June 20, 2016  •  4 Comments

120 degrees in Palm Springs, California.  116 degrees in Phoenix.  95 degrees here on the mesa yesterday at 7,800 elevation.  And last week, it was 75 degrees in Nuuk, Greenland, which broke a heat record.  It is June, it is hot, and it is Summer Solstice, which this year also includes a full moon.  Sunrise was at 5:44 this morning and sunset is at 8:23, Mountain Daylight Time, providing a nice extended twilight or gloaming period.  It seems like just yesterday we were figuratively celebrating the winter solstice and clawing our way back to more daylight and out of winter.  Now we actively seek shade.

Here is a reflection of the sun in the form of a yellow fawn lily, found in moist, cooler mountain areas.

Yellow fawn lilyYellow fawn lily

In early summer, flowers are full of bees, and it seems that baby birds are everywhere. Some, like raven chicks, don't look young at all.  By the time they have fledged, they are as big as full-grown adults.  You have to pay attention to differentiate the babies from the adults.  The tops of their heads look like they've been given a buzz cut, and the sides of their beaks reveal a rosy glow as shown in the image below.

raven chick with open mouthraven chick with open mouth

But the real distinction is their voices.  At this point, all they know how to do is squawk and they do that a lot, especially when the parents fly in, bringing snacks.  The subtleties of raven-speak have yet to be learned and that process takes a back seat to taking flight and landing, and of course, play.  After feeding, they proceed to play with whatever they can find - rocks, feathers, desiccated mouse heads, sticks - and in the water.  Here is one of those darlings now, who, being a good teenager, is not yet aware of the mysticism and symbolism associated with their ancestors over the millenia.

raven chickraven chick

Like the raven, the movement of the earth around the sun with the changing seasons that action provides, gives us pause, and an opportunity to think about nature and new life emerging all around us.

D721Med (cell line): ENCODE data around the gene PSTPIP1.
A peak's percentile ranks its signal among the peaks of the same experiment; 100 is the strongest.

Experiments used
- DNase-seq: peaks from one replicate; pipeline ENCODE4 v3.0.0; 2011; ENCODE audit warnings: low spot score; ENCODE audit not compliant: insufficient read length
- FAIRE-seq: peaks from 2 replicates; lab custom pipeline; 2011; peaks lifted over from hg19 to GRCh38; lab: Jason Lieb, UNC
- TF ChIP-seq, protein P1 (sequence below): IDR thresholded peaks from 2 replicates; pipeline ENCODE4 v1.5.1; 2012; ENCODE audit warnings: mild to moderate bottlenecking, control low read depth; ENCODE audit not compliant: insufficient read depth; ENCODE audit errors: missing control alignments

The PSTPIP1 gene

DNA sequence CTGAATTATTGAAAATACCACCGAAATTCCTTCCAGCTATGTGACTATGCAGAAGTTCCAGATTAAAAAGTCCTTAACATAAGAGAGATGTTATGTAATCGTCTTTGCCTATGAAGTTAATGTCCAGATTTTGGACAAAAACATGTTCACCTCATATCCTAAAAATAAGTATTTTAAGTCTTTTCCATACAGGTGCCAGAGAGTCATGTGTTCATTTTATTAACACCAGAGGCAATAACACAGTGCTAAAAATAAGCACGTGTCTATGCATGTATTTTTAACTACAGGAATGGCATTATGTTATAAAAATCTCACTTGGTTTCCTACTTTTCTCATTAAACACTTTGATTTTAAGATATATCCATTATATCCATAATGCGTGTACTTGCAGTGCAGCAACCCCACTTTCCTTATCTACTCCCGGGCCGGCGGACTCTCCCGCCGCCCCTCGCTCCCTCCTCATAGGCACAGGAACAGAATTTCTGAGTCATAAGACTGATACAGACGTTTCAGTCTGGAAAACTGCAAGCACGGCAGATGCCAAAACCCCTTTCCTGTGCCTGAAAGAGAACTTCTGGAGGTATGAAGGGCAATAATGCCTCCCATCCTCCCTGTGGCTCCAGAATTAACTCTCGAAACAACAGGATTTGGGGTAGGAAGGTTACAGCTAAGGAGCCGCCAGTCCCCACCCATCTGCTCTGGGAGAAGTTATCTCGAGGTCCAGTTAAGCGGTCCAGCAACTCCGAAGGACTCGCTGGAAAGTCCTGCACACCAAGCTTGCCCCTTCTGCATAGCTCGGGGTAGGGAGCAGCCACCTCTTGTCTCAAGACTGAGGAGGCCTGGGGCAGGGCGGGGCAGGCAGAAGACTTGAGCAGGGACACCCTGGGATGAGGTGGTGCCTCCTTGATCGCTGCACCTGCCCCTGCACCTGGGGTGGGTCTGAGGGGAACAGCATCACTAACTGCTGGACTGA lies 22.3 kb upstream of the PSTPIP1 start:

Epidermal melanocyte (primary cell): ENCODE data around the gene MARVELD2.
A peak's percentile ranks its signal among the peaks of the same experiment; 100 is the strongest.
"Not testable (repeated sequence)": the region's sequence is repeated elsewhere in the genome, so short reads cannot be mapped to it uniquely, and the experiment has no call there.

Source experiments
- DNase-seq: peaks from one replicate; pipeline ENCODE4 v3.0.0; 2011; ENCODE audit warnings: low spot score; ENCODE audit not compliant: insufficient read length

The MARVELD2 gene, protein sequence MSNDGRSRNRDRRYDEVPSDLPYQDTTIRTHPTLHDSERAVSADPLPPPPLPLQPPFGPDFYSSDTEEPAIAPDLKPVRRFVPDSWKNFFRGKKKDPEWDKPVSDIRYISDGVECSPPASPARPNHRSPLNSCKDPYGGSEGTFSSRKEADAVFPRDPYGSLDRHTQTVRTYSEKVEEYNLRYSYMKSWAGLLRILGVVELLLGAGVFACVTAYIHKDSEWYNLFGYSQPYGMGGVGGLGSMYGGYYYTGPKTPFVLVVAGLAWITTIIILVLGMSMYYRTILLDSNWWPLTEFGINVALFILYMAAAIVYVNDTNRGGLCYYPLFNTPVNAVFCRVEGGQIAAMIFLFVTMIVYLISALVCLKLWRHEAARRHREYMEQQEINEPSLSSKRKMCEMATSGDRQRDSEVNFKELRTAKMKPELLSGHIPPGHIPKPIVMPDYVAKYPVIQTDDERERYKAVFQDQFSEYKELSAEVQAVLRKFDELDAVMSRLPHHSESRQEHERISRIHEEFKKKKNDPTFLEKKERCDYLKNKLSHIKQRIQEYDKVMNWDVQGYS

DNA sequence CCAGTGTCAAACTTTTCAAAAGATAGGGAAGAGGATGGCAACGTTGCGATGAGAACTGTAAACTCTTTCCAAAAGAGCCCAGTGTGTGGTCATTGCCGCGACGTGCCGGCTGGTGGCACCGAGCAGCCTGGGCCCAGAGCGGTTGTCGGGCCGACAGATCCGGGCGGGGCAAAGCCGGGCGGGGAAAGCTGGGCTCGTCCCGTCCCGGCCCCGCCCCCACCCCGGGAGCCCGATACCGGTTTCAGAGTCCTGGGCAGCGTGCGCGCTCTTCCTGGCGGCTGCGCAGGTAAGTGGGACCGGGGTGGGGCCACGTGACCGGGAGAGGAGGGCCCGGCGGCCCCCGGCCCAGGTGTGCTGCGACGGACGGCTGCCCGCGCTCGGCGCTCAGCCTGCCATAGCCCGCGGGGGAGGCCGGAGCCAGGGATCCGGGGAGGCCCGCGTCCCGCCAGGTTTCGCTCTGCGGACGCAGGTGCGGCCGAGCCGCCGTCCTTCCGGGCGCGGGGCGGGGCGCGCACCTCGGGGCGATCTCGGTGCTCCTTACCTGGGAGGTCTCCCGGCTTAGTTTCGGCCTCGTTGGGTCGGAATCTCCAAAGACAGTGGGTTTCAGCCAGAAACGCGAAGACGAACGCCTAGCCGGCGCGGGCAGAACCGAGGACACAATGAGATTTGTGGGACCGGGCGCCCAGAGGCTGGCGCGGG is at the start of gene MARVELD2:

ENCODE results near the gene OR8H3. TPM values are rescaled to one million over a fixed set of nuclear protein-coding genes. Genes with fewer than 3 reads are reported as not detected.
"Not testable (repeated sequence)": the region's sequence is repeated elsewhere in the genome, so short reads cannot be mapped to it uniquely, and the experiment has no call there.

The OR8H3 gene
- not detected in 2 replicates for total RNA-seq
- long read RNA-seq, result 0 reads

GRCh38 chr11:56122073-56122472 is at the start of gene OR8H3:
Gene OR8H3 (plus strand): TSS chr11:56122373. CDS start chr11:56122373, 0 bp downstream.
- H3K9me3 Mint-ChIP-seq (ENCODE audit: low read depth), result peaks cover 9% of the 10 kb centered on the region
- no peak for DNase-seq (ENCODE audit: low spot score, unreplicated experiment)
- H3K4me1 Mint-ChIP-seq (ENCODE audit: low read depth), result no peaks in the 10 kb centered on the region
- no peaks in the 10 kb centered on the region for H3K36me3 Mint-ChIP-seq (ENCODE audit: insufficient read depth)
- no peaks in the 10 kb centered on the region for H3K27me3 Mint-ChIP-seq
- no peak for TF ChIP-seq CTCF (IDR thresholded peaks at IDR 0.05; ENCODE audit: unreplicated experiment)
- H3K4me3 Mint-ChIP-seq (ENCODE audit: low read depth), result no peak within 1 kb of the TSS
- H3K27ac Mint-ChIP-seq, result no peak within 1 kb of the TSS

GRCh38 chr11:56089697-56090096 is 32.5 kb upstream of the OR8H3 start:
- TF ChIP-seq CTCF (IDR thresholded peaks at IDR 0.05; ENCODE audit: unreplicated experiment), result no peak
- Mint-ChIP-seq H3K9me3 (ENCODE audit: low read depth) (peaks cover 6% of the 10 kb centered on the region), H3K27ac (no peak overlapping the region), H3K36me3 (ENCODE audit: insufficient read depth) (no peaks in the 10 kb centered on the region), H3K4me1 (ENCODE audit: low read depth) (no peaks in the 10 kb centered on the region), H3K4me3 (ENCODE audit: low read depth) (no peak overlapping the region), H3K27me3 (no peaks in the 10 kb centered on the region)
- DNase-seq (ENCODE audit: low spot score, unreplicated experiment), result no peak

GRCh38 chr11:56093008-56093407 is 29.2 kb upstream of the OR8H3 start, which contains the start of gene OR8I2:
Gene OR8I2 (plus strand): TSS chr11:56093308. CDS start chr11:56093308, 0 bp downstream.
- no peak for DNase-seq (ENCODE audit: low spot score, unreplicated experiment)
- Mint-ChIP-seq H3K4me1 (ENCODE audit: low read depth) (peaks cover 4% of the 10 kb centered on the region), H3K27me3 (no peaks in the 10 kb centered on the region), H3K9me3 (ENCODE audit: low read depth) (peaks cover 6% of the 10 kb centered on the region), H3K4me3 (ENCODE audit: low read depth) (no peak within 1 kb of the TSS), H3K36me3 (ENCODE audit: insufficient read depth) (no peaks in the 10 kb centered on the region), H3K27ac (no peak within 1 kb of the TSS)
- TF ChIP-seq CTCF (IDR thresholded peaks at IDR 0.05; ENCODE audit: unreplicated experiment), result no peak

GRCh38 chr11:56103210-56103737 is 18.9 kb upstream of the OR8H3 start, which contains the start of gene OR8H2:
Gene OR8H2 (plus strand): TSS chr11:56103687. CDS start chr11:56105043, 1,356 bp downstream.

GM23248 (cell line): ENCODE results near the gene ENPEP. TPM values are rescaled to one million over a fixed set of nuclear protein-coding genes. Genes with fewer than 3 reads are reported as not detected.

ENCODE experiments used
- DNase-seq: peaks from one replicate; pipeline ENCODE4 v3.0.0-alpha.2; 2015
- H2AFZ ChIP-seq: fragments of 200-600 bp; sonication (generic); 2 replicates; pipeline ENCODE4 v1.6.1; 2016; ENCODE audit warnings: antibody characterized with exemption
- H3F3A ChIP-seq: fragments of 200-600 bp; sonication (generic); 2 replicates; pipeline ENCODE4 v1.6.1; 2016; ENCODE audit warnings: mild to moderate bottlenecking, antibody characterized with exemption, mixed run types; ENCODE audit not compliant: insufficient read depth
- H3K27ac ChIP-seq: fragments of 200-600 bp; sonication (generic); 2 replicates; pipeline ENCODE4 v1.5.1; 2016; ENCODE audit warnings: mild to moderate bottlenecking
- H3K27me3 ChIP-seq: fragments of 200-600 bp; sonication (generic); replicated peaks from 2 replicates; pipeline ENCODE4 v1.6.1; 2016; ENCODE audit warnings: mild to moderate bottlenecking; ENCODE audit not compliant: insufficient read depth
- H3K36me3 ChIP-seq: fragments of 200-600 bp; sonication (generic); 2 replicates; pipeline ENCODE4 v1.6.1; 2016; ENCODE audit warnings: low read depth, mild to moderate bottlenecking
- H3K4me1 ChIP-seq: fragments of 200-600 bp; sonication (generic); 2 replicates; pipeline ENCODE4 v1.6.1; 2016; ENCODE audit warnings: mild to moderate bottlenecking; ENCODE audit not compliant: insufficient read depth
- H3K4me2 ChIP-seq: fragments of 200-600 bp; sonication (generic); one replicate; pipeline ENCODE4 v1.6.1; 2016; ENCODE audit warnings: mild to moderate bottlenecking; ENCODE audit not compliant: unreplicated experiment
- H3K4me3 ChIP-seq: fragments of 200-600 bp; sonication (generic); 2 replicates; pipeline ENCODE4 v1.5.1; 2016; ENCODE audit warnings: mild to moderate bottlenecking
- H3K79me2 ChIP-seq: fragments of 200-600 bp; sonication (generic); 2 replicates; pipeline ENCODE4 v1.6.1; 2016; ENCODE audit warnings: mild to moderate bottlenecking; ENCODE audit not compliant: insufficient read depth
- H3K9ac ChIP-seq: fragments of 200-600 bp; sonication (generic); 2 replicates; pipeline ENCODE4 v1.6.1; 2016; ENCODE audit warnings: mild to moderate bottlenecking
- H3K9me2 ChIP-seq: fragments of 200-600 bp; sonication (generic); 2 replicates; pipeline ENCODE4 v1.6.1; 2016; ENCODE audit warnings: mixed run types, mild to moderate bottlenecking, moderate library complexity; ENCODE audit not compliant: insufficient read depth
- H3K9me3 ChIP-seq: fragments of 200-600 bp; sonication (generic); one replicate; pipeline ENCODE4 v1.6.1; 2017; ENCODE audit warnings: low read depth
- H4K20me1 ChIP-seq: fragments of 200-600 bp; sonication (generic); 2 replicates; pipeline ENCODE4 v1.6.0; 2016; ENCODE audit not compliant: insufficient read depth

until next Monday,


a passion for the [email protected]


Daryl Black(non-registered)
Thanks, Ingrid! Glad you are enjoying your ravens as well. They are impressive birds, aren't they? Now if Mom and Dad Phoebe can keep them away from their three chicks (who just did a practice flight today), we'll all be happy.
Yeah, we have had some of those squawky raven babies on our bird bath. They looked just like your wonderful photo; they are very funny to watch when trying to drink water with those already huge impressive beaks. We are filling containers twice a day and it is really appreciated.
Daryl Black(non-registered)
Thanks, Steve. As long as those ravens, i. e., juvenile delinquents don't mess with the satellite dish, we'll be happy campers.

You stay cool as well
Steve Immel(non-registered)
What a sweet commentary about the mythic raven this is, Daryl. I hadn't known that recently fledged ravens are already adult sized and of their limited vocabulary in youth. I learn so much from your posts, this one especially so. The yellow fawn lily has the right idea: the high mountains are the place to be about now. Stay cool, my friend.
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